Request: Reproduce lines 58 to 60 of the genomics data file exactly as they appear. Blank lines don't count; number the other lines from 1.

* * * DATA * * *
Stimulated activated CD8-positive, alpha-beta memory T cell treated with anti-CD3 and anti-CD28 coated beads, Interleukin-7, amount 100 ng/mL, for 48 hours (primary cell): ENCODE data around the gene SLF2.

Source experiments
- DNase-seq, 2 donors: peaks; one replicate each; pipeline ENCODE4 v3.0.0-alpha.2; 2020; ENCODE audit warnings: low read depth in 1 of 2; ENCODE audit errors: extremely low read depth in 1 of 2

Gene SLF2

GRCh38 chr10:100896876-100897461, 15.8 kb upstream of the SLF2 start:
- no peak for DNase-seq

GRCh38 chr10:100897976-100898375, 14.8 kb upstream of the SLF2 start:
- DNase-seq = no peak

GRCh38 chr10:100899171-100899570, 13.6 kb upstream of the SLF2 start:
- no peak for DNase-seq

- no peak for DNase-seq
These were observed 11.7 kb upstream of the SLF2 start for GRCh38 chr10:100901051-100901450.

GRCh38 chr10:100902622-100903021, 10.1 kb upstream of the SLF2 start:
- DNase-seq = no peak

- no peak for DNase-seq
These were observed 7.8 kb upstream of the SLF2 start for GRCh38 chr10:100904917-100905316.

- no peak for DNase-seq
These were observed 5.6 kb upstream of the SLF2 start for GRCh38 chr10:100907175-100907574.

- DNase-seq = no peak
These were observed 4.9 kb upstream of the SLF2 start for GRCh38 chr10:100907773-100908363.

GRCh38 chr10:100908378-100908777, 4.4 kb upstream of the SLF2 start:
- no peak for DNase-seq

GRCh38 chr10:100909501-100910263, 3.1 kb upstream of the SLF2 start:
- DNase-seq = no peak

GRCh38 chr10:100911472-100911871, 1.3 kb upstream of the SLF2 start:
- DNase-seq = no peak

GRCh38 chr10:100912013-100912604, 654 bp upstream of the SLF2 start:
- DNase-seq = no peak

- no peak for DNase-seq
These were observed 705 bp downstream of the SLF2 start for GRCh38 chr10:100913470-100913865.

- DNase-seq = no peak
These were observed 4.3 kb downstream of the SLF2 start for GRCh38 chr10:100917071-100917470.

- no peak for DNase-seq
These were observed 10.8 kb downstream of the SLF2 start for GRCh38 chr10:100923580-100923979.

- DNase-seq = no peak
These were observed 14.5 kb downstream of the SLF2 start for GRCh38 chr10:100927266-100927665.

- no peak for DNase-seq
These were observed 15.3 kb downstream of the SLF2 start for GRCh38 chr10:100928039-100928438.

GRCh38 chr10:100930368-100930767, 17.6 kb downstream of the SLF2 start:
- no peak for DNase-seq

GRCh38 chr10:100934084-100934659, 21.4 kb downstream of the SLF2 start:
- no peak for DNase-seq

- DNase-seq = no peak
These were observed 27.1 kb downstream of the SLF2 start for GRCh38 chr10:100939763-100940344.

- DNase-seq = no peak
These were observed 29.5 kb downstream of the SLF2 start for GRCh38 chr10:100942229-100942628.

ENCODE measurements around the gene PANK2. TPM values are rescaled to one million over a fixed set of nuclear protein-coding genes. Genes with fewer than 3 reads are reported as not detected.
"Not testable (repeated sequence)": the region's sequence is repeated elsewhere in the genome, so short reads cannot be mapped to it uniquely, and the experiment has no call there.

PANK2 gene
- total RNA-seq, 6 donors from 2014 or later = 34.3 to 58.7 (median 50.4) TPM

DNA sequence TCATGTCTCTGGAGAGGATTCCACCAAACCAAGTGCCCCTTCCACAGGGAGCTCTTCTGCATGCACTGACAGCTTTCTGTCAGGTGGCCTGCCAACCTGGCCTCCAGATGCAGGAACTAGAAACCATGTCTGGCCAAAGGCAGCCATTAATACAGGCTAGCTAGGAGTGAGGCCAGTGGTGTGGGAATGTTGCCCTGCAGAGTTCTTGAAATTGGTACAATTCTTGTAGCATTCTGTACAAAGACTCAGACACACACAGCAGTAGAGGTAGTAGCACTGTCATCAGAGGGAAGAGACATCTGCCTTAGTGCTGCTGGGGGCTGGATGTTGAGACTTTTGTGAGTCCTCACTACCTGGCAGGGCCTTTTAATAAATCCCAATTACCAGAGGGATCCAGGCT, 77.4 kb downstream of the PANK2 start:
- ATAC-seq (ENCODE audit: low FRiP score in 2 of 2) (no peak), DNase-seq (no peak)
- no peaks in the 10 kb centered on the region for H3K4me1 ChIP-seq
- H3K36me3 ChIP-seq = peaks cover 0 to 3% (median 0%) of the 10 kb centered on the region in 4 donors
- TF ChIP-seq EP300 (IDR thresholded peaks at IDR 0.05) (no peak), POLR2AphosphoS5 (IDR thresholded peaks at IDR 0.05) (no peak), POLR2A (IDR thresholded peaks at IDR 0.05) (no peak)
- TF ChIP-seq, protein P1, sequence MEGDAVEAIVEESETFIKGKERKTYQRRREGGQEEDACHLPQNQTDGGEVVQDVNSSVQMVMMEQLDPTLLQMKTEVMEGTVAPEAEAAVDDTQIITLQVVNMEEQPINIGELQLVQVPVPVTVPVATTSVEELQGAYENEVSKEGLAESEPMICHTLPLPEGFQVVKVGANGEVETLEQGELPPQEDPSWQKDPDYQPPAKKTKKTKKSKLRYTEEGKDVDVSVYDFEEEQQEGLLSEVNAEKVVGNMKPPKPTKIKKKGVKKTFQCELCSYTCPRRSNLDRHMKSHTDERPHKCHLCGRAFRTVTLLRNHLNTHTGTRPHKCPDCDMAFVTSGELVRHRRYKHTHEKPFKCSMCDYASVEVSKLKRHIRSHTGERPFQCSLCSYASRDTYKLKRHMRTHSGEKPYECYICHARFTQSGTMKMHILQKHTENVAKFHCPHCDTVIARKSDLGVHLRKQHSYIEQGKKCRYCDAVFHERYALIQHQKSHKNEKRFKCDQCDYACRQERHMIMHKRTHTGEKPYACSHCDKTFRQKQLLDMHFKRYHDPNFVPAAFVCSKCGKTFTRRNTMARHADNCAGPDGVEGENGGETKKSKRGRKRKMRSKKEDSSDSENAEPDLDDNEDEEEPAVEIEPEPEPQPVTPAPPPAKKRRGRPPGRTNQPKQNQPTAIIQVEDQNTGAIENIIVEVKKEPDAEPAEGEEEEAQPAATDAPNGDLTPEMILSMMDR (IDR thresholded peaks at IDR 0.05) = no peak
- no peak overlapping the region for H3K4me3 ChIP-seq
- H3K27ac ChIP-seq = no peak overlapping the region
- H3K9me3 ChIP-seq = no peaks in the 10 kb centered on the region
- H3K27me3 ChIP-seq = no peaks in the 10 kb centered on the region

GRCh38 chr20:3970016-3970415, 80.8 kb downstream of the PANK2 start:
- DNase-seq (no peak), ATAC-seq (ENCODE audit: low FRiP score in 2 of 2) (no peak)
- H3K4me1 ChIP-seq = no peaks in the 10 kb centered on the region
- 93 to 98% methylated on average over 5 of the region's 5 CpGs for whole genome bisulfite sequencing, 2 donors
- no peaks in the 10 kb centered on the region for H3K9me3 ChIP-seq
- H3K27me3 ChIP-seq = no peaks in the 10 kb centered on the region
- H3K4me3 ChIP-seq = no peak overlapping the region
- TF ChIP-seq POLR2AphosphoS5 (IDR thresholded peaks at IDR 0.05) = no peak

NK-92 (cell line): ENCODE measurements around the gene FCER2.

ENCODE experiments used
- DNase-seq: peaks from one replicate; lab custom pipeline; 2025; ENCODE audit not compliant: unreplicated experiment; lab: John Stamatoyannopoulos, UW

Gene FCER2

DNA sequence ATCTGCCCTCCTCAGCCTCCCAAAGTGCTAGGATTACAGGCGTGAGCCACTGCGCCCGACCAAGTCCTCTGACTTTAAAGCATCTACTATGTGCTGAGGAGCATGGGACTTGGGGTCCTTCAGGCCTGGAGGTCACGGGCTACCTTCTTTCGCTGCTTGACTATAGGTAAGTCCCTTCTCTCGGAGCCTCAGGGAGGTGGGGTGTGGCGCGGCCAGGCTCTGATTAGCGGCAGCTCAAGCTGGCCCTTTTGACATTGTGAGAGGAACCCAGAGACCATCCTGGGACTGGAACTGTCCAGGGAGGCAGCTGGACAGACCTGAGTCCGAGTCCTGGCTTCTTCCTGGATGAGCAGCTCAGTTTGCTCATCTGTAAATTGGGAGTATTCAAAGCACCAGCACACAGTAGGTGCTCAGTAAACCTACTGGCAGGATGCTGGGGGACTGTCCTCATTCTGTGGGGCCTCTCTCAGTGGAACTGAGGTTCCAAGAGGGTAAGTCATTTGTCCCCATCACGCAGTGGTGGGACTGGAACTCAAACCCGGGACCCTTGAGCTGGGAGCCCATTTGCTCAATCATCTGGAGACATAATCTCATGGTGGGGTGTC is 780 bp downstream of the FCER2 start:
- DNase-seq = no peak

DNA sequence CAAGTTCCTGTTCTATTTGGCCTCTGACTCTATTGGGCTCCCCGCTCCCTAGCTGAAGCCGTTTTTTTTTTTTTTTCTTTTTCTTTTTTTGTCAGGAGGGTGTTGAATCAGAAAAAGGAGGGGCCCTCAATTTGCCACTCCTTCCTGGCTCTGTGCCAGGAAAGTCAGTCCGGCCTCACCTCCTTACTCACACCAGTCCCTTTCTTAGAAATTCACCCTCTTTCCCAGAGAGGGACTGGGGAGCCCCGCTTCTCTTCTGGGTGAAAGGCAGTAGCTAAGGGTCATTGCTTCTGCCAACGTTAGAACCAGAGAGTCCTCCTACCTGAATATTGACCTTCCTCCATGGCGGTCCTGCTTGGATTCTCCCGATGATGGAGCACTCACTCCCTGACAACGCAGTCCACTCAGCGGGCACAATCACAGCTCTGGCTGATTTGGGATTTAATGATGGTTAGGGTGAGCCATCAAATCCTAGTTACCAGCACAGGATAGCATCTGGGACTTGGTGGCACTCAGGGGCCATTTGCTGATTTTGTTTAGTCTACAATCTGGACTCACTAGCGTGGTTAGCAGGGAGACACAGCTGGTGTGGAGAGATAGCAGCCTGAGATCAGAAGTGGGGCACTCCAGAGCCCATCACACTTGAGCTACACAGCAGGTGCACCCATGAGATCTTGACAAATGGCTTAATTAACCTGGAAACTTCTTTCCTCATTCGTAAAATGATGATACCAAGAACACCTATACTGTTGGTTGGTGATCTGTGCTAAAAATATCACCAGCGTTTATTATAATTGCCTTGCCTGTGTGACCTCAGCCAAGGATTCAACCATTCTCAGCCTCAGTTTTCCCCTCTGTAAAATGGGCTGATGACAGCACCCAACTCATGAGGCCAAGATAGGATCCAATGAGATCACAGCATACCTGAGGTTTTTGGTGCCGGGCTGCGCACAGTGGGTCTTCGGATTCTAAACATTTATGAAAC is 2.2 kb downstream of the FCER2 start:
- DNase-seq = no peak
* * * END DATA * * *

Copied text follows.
- H3K27ac ChIP-seq = no peak overlapping the region
- H3K9me3 ChIP-seq = no peaks in the 10 kb centered on the region
- H3K27me3 ChIP-seq = no peaks in the 10 kb centered on the region